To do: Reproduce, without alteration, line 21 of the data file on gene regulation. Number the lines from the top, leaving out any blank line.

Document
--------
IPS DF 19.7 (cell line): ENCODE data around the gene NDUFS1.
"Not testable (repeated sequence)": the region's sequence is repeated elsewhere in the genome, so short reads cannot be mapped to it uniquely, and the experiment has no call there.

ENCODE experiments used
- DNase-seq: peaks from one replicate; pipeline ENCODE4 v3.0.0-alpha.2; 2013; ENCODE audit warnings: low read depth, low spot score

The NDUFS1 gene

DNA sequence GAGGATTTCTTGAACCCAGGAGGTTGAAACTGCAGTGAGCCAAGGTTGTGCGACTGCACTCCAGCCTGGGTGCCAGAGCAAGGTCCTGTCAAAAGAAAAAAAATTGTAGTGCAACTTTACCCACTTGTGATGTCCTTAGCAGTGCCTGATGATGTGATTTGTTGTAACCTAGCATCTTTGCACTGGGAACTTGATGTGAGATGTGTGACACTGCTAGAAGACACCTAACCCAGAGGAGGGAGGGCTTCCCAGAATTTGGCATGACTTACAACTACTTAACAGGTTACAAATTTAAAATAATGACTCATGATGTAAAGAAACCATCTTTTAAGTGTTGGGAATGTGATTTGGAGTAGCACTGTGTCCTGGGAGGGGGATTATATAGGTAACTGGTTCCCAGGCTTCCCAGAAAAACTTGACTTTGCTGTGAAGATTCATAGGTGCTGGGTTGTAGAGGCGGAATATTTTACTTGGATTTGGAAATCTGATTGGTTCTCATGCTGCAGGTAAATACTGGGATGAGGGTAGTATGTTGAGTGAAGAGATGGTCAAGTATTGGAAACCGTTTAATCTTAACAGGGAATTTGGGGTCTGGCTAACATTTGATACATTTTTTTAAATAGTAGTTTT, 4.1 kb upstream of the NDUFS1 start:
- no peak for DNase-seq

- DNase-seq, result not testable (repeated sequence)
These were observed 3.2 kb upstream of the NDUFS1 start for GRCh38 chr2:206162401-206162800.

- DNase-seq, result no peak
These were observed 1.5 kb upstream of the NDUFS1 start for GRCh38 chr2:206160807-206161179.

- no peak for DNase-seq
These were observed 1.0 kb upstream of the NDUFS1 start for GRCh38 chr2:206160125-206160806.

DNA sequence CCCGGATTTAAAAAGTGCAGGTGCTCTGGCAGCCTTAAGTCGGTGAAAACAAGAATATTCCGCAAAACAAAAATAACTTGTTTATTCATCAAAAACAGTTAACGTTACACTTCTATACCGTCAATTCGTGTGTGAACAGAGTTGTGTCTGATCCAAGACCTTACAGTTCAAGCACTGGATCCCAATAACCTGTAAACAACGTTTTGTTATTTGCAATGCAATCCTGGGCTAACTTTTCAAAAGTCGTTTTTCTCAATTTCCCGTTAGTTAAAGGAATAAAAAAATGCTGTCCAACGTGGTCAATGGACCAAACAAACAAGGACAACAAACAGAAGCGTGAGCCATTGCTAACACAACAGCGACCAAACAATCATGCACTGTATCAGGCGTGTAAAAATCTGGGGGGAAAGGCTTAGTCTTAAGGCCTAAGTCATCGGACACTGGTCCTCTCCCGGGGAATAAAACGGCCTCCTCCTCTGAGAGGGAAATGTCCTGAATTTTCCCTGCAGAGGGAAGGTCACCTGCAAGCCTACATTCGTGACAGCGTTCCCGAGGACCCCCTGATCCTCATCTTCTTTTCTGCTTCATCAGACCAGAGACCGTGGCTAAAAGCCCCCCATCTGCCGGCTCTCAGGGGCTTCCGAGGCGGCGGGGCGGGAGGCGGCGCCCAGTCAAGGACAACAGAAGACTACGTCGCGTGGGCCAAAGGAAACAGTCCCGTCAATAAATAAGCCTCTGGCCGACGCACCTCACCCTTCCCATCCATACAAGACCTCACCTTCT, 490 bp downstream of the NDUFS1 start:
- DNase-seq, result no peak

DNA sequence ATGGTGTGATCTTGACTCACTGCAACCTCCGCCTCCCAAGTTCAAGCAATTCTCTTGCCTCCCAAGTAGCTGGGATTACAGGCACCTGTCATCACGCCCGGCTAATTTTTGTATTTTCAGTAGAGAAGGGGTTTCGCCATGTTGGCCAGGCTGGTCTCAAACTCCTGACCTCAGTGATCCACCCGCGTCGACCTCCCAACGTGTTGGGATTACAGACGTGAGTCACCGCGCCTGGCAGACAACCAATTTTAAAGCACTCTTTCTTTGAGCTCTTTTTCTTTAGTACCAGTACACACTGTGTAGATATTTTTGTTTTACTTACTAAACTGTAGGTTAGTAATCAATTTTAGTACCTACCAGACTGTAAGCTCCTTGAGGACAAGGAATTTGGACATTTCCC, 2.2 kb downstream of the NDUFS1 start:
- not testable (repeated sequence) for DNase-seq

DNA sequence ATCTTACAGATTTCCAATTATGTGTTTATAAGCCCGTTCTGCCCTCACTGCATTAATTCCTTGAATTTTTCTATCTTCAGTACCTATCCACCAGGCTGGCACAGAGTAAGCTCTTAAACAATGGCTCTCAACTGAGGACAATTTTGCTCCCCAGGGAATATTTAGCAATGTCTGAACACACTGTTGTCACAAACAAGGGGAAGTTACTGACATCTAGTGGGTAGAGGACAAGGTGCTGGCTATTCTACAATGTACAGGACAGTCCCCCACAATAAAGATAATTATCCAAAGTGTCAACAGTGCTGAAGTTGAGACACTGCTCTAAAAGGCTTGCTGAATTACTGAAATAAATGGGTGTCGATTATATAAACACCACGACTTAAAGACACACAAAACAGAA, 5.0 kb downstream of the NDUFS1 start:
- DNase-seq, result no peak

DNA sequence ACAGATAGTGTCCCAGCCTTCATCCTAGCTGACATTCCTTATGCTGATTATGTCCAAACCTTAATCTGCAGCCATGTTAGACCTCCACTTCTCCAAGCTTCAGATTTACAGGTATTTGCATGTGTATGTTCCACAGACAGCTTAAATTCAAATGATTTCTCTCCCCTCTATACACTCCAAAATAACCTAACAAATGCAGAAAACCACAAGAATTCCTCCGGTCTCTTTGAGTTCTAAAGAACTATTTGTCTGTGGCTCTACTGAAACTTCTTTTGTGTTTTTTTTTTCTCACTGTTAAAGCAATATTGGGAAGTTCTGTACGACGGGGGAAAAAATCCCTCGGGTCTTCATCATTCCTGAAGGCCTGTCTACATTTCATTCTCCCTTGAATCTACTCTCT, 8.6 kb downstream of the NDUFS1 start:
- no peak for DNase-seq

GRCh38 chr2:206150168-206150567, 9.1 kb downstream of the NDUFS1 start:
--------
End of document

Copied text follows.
- no peak for DNase-seq